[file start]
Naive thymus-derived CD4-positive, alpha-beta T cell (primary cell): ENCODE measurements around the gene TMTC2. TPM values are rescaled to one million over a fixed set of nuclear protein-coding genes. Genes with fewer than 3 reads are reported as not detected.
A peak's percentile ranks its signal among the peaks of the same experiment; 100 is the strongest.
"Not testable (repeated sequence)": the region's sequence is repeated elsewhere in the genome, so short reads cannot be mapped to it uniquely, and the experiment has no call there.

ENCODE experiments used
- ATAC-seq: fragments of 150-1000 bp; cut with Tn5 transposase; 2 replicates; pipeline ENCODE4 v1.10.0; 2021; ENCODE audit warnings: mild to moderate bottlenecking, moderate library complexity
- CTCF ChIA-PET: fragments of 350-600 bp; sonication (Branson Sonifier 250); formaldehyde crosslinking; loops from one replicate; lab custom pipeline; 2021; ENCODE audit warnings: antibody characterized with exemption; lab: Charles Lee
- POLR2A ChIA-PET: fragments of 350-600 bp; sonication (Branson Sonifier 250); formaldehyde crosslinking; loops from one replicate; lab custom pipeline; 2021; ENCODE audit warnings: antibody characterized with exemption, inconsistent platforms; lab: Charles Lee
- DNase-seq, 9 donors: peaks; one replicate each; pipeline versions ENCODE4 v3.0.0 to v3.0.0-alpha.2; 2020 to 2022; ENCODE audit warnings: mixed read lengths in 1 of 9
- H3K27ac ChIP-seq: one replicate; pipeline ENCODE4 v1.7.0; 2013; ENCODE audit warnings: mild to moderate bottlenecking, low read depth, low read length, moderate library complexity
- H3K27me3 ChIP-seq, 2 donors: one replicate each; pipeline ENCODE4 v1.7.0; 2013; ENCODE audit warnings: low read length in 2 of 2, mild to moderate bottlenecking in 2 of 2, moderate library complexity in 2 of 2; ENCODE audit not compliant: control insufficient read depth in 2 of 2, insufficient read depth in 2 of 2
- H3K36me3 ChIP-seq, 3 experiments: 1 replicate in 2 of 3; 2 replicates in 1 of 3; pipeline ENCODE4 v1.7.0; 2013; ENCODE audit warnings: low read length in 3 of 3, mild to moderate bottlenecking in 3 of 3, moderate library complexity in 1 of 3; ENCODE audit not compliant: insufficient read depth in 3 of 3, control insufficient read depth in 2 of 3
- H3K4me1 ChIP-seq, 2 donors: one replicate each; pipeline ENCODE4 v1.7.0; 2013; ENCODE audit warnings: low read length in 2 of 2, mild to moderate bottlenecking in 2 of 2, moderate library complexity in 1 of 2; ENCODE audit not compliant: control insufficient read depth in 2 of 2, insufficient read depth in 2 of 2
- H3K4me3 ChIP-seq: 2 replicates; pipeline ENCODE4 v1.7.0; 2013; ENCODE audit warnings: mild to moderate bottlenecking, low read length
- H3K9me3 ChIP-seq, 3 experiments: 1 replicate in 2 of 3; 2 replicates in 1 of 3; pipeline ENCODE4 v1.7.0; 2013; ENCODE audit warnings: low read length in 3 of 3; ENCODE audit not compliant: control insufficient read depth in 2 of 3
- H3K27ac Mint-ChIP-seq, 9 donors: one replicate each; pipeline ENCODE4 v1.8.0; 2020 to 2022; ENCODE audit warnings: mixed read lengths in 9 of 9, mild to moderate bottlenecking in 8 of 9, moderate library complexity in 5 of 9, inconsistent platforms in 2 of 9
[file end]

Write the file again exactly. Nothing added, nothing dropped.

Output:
Naive thymus-derived CD4-positive, alpha-beta T cell (primary cell): ENCODE measurements around the gene TMTC2. TPM values are rescaled to one million over a fixed set of nuclear protein-coding genes. Genes with fewer than 3 reads are reported as not detected.
A peak's percentile ranks its signal among the peaks of the same experiment; 100 is the strongest.
"Not testable (repeated sequence)": the region's sequence is repeated elsewhere in the genome, so short reads cannot be mapped to it uniquely, and the experiment has no call there.

ENCODE experiments used
- ATAC-seq: fragments of 150-1000 bp; cut with Tn5 transposase; 2 replicates; pipeline ENCODE4 v1.10.0; 2021; ENCODE audit warnings: mild to moderate bottlenecking, moderate library complexity
- CTCF ChIA-PET: fragments of 350-600 bp; sonication (Branson Sonifier 250); formaldehyde crosslinking; loops from one replicate; lab custom pipeline; 2021; ENCODE audit warnings: antibody characterized with exemption; lab: Charles Lee
- POLR2A ChIA-PET: fragments of 350-600 bp; sonication (Branson Sonifier 250); formaldehyde crosslinking; loops from one replicate; lab custom pipeline; 2021; ENCODE audit warnings: antibody characterized with exemption, inconsistent platforms; lab: Charles Lee
- DNase-seq, 9 donors: peaks; one replicate each; pipeline versions ENCODE4 v3.0.0 to v3.0.0-alpha.2; 2020 to 2022; ENCODE audit warnings: mixed read lengths in 1 of 9
- H3K27ac ChIP-seq: one replicate; pipeline ENCODE4 v1.7.0; 2013; ENCODE audit warnings: mild to moderate bottlenecking, low read depth, low read length, moderate library complexity
- H3K27me3 ChIP-seq, 2 donors: one replicate each; pipeline ENCODE4 v1.7.0; 2013; ENCODE audit warnings: low read length in 2 of 2, mild to moderate bottlenecking in 2 of 2, moderate library complexity in 2 of 2; ENCODE audit not compliant: control insufficient read depth in 2 of 2, insufficient read depth in 2 of 2
- H3K36me3 ChIP-seq, 3 experiments: 1 replicate in 2 of 3; 2 replicates in 1 of 3; pipeline ENCODE4 v1.7.0; 2013; ENCODE audit warnings: low read length in 3 of 3, mild to moderate bottlenecking in 3 of 3, moderate library complexity in 1 of 3; ENCODE audit not compliant: insufficient read depth in 3 of 3, control insufficient read depth in 2 of 3
- H3K4me1 ChIP-seq, 2 donors: one replicate each; pipeline ENCODE4 v1.7.0; 2013; ENCODE audit warnings: low read length in 2 of 2, mild to moderate bottlenecking in 2 of 2, moderate library complexity in 1 of 2; ENCODE audit not compliant: control insufficient read depth in 2 of 2, insufficient read depth in 2 of 2
- H3K4me3 ChIP-seq: 2 replicates; pipeline ENCODE4 v1.7.0; 2013; ENCODE audit warnings: mild to moderate bottlenecking, low read length
- H3K9me3 ChIP-seq, 3 experiments: 1 replicate in 2 of 3; 2 replicates in 1 of 3; pipeline ENCODE4 v1.7.0; 2013; ENCODE audit warnings: low read length in 3 of 3; ENCODE audit not compliant: control insufficient read depth in 2 of 3
- H3K27ac Mint-ChIP-seq, 9 donors: one replicate each; pipeline ENCODE4 v1.8.0; 2020 to 2022; ENCODE audit warnings: mixed read lengths in 9 of 9, mild to moderate bottlenecking in 8 of 9, moderate library complexity in 5 of 9, inconsistent platforms in 2 of 9